Introduction Asbestosis is commonly considered to be associated with slowly progressive pulmonary fibrosis. However, there is limited recent data to support this opinion. We set out to analyse the change in pulmonary function test (PFT) over time in a cohort of outpatients with asbestosis.
Methods Patients were identified retrospectively from a pool of clinic patients who had consented to participate in research. The diagnosis of asbestosis had been made on CT findings, history of asbestos exposure, exclusion of other causes of interstitial lung disease and agreement at occupational MDT. The PFT data from tests closest to the time of initial diagnosis were compared to the most recent PFT results. Parameters assessed were FEV1, FVC, VC, TLC and KCO. The values were expressed as percentage predicted to ensure adjustment for age, weight etc. Annual change was calculated by dividing the total change by the number of years elapsed between PFT. Smoking status was also documented.
Results 57 patients were identified with a diagnosis of asbestosis. 9 had only had 1 set of PFT (awaiting follow-up) and hence were excluded leaving 48 patients. The mean time difference between PFT was 3.0 years (range 0.2–6.1 years). In 21 cases TLC had not been measured in one or both PFT and in 10 KCO had not been measured.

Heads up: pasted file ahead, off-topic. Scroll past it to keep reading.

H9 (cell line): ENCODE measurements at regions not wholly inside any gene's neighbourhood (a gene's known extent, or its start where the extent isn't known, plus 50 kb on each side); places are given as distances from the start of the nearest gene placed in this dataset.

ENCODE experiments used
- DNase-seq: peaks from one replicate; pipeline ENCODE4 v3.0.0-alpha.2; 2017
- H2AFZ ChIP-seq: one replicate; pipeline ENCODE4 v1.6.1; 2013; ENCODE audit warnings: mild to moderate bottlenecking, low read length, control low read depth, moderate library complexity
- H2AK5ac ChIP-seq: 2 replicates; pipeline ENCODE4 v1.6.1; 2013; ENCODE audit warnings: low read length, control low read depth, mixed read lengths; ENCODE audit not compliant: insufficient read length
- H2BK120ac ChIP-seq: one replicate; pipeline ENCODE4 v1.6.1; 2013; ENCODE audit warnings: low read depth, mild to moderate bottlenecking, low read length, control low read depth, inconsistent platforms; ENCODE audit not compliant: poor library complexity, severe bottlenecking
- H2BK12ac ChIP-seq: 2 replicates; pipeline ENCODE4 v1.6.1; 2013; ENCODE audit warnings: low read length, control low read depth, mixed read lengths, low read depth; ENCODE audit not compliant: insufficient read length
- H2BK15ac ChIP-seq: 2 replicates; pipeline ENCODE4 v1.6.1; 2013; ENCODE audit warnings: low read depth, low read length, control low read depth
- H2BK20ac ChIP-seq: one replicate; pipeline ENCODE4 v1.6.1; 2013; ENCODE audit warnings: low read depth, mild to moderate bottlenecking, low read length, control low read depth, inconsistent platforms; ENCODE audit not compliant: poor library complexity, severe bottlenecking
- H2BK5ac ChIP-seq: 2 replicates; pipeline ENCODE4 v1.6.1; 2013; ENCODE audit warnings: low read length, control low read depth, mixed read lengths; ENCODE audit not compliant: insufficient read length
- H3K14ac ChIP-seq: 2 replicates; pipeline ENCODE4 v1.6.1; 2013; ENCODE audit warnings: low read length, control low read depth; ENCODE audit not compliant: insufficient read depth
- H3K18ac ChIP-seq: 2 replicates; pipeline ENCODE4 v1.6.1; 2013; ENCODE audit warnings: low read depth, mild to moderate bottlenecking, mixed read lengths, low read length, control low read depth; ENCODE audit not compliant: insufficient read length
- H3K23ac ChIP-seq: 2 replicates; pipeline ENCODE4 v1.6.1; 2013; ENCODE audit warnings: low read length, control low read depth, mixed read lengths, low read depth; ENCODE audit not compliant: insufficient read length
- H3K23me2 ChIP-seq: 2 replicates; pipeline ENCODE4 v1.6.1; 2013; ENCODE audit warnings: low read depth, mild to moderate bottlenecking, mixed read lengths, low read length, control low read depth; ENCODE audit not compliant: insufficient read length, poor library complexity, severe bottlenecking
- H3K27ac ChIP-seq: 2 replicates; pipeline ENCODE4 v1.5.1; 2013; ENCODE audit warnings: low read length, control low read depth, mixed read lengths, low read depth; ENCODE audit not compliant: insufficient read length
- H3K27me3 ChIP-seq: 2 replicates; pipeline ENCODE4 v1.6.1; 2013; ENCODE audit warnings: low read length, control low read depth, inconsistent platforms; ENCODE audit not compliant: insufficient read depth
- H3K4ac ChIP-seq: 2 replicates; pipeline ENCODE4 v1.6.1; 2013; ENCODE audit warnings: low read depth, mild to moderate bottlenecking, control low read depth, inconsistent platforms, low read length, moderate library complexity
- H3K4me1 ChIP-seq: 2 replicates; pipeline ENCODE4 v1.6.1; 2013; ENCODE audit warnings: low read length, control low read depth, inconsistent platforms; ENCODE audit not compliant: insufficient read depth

Conclusions As expected baseline FEV1 decreased with increased smoking exposure. The other parameters at baseline were lower in those with the highest smoking exposure with the exception of TLC which was more varied. The greatest rate of change was seen in KCO% predicted, consistent with previous research. Unexpectedly the groups demonstrating the maximal decline in KCO were those with a low (<20 pack year) smoking history (7.2% annual decline) followed by lifelong non-smokers (3.9% annual decline). Those with the heaviest smoking history showed a lower rate of decline in all parameters compared to both non-smokers and the population as a whole. KCO and TLC were not performed in those with the most severe disease due to breathlessness, thus these results are likely to be an under-estimate of lung function changes.